Tuesday, August 30, 2016

The Rain Cometh

The first real rain this fall is coming during the upcoming week.  A dry and golden Washington State will finally have a chance to green a bit.  And the fire threat should be substantially reduced.

As shown below, the western U.S. has been slightly drier than normal during the past two weeks, but we generally don't get much during this period anyway.


But let's look at the latest precipitation forecasts from the UW WRF model. Each is for a 24 hour period.

Except for the coast, most of the region is dry through 5 AM Wednesday.


But then, we get hit by the first system, with moderate precipitation west of the Cascades crest, particularly over the windward slopes (24-h total ending 5 AM Thursday)

Even more during the next 24 hr (ending 5 AM Friday), with eastern WA getting a piece of it.

 And more showers on Friday:

And showers on Saturday
Only the 24 hr ending 5 AM Monday brings a respite for western WA and Oregon

Looking at  a different model (the National Weather Service GFS), the 6 day total shows light to moderate precipitation over the NW, with heavier amounts in BC. Rain seems to be avoiding California, ending abruptly at the northern and eastern borders.   I will let you speculate about the water-repellant nature of that state. 


The reason for our descent into moisture?   The amplification of the upper level wave pattern with a trough over us, but ridging to our east and west (see below).


The eastern part of the country will be toast as a result. The 6-10 day temperature anomaly forecast by the Climate Prediction Center shows cooler than normal over the West, but above-normal temps over the East.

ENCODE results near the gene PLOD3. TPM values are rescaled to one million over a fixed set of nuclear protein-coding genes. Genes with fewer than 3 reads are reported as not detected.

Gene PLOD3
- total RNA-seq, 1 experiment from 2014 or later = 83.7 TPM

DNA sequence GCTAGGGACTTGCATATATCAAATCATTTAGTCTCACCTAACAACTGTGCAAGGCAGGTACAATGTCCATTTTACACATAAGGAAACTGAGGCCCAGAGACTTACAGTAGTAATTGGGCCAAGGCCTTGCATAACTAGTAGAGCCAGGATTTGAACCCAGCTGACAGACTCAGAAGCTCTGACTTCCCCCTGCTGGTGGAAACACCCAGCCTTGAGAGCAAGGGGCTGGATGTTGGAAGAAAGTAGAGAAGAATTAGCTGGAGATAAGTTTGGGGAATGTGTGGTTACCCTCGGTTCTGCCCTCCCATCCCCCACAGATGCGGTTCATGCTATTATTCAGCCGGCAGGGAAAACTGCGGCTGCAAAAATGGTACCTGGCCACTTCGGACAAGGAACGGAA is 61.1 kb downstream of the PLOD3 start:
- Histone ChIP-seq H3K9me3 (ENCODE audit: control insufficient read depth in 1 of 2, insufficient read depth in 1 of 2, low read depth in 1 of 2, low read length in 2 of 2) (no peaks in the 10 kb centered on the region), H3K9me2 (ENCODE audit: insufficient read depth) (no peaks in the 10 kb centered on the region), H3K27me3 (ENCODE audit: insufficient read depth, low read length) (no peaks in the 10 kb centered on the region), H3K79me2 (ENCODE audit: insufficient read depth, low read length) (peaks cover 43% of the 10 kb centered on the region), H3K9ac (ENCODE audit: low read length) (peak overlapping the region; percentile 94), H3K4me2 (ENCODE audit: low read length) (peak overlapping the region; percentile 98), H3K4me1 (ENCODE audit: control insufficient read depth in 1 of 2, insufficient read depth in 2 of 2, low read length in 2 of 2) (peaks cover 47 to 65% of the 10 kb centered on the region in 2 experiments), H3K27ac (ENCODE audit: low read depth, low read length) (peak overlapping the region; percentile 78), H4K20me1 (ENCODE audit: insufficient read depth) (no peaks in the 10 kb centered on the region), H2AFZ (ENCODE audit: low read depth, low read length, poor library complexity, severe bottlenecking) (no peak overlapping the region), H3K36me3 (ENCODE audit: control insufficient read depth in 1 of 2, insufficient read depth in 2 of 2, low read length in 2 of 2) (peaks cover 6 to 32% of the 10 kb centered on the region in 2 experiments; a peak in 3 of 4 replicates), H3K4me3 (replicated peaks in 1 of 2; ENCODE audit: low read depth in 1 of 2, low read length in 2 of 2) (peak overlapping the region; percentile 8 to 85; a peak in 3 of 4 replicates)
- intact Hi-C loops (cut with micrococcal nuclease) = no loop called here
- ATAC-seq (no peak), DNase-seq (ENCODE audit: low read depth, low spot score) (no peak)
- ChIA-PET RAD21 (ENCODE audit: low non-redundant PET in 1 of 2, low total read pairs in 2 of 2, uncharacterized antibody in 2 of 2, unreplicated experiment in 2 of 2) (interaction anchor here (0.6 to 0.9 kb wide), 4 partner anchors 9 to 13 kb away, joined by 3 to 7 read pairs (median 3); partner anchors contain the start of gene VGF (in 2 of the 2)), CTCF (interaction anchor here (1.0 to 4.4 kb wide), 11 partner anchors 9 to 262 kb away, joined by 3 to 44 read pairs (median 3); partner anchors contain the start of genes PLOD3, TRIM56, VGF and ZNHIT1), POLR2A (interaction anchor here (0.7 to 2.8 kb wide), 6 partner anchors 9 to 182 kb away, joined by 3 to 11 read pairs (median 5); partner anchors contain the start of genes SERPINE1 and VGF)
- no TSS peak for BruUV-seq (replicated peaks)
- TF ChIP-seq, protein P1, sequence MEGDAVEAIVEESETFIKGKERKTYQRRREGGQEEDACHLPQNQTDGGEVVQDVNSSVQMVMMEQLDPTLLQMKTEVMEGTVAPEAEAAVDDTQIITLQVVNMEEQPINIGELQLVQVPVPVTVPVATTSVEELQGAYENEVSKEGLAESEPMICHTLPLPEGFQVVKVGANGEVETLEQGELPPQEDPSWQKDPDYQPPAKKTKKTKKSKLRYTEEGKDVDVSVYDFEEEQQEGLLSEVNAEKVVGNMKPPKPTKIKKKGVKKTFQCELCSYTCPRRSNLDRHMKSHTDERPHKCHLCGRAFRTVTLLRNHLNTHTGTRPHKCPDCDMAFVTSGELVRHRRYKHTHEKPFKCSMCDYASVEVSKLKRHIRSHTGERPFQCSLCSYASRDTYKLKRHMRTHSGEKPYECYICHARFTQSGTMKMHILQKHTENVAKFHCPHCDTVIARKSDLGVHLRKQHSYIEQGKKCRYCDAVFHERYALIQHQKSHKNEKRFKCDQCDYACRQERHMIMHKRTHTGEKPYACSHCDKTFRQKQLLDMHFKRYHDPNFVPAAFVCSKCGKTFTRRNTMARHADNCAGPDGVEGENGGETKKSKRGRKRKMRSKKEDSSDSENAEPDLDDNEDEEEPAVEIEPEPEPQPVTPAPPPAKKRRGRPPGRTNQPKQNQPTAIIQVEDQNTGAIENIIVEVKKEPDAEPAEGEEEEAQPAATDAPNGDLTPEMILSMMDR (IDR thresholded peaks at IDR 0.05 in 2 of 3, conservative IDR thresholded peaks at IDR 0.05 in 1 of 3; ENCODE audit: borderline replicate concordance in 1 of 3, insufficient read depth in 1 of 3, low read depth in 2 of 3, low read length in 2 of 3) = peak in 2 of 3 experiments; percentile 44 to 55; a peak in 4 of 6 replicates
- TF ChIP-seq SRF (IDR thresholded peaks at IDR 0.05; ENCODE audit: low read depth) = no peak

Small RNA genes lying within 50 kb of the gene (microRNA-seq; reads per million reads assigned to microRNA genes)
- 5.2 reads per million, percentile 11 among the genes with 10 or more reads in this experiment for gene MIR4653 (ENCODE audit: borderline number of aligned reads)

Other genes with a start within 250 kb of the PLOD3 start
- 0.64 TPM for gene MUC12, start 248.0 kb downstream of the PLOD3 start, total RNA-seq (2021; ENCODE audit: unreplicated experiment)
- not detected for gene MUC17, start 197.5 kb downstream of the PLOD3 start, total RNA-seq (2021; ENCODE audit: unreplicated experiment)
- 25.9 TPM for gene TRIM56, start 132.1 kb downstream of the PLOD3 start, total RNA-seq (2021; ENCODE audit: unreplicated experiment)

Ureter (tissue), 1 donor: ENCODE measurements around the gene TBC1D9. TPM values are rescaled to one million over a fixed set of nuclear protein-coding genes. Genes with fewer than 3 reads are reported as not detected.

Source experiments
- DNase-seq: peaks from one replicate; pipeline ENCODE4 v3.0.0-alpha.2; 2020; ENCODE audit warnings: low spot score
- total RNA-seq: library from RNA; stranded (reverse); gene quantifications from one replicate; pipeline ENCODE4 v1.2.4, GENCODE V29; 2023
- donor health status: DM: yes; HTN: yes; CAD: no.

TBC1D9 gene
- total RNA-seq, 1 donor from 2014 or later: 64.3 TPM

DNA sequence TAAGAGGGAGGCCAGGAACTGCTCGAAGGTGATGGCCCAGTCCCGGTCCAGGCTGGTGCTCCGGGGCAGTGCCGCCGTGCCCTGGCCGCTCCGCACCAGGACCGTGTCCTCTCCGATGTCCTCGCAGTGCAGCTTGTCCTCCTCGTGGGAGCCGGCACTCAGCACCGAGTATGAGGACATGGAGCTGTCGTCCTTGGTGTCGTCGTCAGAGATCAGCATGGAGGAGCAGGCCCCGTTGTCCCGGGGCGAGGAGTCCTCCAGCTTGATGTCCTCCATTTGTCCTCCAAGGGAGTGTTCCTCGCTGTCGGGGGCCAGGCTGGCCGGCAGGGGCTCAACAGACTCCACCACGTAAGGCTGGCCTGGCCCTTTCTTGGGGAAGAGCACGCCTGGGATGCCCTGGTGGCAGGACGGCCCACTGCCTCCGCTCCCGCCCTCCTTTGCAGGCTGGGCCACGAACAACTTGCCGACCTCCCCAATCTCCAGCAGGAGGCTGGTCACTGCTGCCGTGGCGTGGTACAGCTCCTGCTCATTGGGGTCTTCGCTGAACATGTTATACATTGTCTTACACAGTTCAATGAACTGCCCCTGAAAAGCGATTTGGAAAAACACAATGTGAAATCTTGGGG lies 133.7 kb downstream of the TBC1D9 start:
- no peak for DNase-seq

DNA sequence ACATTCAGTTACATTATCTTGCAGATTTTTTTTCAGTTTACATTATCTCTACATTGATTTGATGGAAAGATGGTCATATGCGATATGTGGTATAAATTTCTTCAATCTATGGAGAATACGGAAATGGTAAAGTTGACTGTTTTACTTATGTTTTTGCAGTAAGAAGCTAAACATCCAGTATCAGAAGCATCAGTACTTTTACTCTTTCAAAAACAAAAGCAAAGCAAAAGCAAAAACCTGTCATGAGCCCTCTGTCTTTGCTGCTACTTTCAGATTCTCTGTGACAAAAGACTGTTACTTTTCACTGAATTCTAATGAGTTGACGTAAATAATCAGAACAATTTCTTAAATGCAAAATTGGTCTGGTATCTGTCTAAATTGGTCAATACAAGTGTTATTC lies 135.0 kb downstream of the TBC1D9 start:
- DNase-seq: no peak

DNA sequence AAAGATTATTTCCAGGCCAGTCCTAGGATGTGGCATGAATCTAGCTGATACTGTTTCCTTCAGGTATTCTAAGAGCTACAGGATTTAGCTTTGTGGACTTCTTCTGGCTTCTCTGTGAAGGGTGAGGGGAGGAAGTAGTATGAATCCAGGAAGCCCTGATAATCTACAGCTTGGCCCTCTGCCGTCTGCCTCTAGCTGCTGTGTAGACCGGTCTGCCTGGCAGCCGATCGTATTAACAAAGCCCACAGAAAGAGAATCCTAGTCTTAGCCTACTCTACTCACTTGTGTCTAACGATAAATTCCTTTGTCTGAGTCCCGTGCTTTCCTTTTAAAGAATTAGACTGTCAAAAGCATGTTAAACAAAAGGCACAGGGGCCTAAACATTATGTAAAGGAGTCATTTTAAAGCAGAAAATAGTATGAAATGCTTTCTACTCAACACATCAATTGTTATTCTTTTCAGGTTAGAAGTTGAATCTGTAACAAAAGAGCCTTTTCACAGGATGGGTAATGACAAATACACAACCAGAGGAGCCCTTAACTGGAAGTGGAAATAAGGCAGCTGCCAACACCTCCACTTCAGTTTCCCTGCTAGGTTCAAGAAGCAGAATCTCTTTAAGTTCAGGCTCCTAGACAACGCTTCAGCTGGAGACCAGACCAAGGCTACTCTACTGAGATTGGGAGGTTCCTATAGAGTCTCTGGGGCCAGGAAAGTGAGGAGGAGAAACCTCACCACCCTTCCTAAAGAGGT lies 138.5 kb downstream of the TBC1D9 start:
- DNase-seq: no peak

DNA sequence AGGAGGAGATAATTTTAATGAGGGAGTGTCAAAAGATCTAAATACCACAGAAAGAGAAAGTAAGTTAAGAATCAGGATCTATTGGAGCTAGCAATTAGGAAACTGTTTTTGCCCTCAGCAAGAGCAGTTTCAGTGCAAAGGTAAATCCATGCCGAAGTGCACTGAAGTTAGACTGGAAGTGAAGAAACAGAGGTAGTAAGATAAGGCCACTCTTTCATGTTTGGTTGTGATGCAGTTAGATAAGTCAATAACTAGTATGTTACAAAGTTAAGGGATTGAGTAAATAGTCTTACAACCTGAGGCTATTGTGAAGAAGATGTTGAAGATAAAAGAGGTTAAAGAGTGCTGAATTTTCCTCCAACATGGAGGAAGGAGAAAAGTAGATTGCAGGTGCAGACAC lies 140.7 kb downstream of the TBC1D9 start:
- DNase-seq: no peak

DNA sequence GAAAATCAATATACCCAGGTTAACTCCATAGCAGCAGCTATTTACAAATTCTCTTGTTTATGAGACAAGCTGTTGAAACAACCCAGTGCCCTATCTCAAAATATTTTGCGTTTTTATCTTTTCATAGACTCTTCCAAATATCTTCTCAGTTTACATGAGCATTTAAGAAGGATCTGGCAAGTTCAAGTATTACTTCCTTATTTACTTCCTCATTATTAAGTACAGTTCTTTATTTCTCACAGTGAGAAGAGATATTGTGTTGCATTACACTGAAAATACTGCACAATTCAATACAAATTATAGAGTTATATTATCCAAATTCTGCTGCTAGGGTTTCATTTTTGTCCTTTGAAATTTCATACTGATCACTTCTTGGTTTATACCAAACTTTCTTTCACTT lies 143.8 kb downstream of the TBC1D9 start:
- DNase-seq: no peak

Announcement: Climate Surprise Talk

During the evening of September 28, I will be giving a talk in Seattle at UW's Kane Hall on Climate Surprise: Unexpected Impacts of Global Warming on the Pacific Northwest. This will be a new talk, based on the latest research, that will describe some regional "climate surprises" that may well occur in our region during the next century. This talk is sponsored by CarbonWa and the Audubon Society To find out more or to secure tickets, please go here.

7 comments:

Vivian Peng said...

Cliff,

What's the best online site to see observed precipitation totals for washington state, ideally with pretty detailed spatial resolution? I would like to be able to look back day by day over 4 hr to 24 hr periods to see how much rain fell using a map format. For example, CA has the wonderful CNFRC sites, is there anything like these data for WA?

http://www.cnrfc.noaa.gov/precipMaps.php?group=nca&hour=24&synoptic=0

Thanks,
Ed

lhsouthern said...

Finally... I am so sick of this dry, dusty weather.

jjberg83 said...

Why does everyone around here think Fall starts in late August?

Westside guy said...

I'm lpoking forward to some rain - that means I'll have Burke Gilman largely to myself when I go for a walk...

Brendan said...

We are so pessimistic about our summers that we're basically ready to declare Fall's arrival as soon as the weather turns. Granted, when the weather turns in the northwest it usually stays for awhile, we don't really have those wild daily shifts, so it's understandable.

The cold and wet doesn't really feel like it's come until October when things dramatically change, but you can definitely feel some hints late Sept. I think.

Sail on MIke said...

It's not fall on the calendar for another three weeks. Cliff must be talking climatological fall?

Richard said...

So true. I'm one of those people. We would do well to remember that we had cool, wet weather in July. My July 4 barbecue was miserable because it was so cold and breezy in the evening. The more I live here the more I think summer ends on Aug. 1.